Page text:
Collateral axons from pars caudalis neurons are sent bilaterally to synapse with neurons in the facial nerve motor nuclei. As part of the facial nerve, the axons of motor neurons in these nuclei exit the skull via the stylomastoid foramen, and innervate the orbicularis oculi muscles in the eyelids as part of the zygomatic branch of the facial nerve. Innervation of the orbicularis oculi muscles leads the eyes to blink. Because both left and right facial nerve motor nuclei receive input from sensory stimulation of the trigeminal nerve on either side, the corneal reflex is both direct (in the stimulated eye) and indirect (in the opposite eye, also called a consensual reflex). The blink does, however, tend to be stronger on the stimulated side.

Stimulation of the cornea, of course, is also ultimately perceived as painful; this occurs due to transmission of the noxious information via ascending fibers in the anterior trigeminothalamic tract.

Mandibular reflex

The mandibular reflex, otherwise known as the jaw jerk reflex, is a version of the muscle stretch reflex mediated through the trigeminal nerve.

Tapping on the chin stretches muscle spindle fibers in the temporalis and masseter muscles, which triggers action potentials in A-alpha (primary) muscle spindle fibers and A-beta (secondary) muscle spindle fibers. These afferent fibers travel along the sensory root of the trigeminal nerve to both synapse on cell bodies in the mesencephalic nucleus, and send collaterals bilaterally to synapse on motor neurons in the trigeminal motor nuclei. As part of the motor root of the trigeminal nerve, axons of these motor neurons innervate the temporalis and masseter muscles, resulting in contraction of these muscles and closure of the jaw.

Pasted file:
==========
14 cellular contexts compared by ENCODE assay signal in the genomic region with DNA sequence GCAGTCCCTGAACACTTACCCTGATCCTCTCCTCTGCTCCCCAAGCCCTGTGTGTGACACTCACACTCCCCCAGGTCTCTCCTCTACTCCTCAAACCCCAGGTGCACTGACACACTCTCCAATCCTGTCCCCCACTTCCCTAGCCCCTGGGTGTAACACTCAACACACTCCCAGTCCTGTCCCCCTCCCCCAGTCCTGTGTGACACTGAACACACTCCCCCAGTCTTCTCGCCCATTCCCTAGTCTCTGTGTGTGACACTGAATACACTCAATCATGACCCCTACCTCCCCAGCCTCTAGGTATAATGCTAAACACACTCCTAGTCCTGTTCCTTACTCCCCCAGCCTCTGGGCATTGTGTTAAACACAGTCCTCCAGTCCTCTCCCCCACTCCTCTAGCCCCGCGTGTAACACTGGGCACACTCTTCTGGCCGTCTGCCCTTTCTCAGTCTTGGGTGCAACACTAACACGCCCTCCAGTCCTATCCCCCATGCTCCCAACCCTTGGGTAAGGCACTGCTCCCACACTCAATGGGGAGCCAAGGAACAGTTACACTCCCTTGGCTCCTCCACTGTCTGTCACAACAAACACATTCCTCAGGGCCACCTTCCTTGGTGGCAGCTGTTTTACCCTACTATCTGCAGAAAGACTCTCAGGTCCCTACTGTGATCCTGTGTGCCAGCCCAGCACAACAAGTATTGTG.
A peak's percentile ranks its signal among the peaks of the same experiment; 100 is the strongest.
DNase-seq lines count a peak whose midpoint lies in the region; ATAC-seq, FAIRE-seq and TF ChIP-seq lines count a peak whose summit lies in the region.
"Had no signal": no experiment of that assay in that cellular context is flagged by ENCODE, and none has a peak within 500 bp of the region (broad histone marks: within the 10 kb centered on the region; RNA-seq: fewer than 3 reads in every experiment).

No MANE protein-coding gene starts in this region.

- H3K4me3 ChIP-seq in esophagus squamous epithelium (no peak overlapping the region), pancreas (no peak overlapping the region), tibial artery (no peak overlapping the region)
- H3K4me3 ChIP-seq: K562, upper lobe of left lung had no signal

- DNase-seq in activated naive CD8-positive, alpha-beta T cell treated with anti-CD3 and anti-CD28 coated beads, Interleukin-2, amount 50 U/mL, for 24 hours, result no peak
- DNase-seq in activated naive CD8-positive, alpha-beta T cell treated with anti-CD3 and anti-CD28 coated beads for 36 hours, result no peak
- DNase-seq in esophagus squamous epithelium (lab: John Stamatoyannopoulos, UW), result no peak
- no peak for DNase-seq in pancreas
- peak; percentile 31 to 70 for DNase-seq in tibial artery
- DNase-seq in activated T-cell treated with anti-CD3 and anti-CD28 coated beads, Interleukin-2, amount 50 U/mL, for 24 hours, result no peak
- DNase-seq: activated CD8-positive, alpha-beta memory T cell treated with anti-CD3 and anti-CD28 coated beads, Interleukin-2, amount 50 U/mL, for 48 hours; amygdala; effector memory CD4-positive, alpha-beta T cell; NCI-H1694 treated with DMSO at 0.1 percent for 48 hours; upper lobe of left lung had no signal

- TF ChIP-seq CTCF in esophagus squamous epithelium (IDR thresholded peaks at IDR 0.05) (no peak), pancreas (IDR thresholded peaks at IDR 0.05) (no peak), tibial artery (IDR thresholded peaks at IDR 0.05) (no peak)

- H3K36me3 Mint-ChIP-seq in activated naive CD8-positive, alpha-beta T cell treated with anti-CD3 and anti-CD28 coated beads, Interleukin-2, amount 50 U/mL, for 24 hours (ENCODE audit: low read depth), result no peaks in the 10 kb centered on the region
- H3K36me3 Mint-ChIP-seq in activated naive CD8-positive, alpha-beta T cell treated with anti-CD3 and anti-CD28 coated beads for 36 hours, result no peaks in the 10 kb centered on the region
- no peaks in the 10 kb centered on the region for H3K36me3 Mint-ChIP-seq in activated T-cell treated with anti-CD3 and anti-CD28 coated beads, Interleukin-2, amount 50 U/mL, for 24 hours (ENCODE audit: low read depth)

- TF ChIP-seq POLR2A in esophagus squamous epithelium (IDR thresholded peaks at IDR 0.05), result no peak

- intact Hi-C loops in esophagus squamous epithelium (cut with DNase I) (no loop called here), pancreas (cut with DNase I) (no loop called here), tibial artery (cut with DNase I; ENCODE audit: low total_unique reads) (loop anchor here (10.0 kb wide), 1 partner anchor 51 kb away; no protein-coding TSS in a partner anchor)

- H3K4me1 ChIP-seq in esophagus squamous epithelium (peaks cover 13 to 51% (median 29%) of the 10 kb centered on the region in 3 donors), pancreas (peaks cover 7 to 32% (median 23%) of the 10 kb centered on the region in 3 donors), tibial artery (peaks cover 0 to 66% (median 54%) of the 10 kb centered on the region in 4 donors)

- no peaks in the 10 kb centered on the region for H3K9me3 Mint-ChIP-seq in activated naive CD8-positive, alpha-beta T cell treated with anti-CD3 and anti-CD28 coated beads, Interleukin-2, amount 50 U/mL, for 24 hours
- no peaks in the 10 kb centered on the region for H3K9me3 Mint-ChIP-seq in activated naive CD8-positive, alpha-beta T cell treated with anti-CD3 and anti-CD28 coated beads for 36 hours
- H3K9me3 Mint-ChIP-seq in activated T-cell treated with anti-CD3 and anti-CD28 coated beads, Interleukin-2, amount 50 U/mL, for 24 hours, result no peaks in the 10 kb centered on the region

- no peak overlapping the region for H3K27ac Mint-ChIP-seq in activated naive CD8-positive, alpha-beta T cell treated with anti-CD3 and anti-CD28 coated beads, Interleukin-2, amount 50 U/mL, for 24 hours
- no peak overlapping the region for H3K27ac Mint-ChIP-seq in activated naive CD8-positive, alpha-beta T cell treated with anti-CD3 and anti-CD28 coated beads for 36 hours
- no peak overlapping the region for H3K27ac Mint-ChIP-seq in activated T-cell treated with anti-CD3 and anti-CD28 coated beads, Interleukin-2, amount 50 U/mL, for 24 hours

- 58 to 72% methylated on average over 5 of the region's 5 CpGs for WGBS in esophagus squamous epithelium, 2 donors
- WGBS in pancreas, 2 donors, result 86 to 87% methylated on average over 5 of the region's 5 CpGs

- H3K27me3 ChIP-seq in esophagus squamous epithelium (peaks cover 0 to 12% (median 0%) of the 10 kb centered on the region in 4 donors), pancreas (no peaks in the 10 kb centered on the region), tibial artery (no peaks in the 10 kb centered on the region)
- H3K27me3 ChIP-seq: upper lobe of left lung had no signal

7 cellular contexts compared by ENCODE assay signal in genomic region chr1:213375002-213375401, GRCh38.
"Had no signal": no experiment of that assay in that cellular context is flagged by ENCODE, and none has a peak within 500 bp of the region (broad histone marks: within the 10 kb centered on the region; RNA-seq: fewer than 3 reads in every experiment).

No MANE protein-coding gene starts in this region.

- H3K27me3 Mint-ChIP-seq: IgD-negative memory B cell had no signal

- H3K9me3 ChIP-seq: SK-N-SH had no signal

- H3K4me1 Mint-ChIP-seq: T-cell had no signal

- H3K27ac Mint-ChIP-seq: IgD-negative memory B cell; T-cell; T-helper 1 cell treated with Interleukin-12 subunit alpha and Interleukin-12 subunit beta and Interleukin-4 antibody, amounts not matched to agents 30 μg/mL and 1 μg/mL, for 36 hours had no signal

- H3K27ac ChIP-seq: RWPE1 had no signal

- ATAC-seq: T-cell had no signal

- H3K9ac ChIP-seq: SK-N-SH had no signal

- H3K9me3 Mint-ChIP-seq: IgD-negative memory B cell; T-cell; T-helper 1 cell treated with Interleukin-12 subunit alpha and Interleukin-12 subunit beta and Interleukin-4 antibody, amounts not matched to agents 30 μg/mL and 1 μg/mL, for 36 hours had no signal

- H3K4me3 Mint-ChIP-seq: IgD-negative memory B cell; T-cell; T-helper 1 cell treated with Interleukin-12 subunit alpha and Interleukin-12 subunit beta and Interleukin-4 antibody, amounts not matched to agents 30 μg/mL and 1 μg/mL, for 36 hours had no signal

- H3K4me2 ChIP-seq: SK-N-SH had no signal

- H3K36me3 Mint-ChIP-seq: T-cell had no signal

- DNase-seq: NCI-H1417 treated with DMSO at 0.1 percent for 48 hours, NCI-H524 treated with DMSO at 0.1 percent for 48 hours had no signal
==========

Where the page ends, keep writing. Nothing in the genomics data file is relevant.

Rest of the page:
Gag reflex

The gag reflex has an afferent limb mediated by the glossopharyngeal nerve and an efferent limb mediated by the glossopharyngeal and vagus nerves. The gag reflex allows for constriction and elevation of the pharynx in response to irritation in the back of the throat, at the base of the tongue and/or in the soft palate in the back of the roof of the mouth, functioning to push out the object that is irritating the area. These regions between the mouth and pharynx are called the fauces; for this reason, the gag reflex may also be referred to as the faucial reflex.

When there is stimulation of A-delta fibers and C fibers in the fauces, signals are sent along the glossopharyngeal nerve to cell bodies in its superior ganglion. The signals are then transmitted via interneurons to the nucleus ambiguus, the origination of the efferent limb of the reflex. Efferent signals then travel along the glossopharyngeal nerve to innervate the stylopharyngeus muscle, and along the vagus nerve to innervate the pharyngeal constrictor muscles and other muscles which move the palate.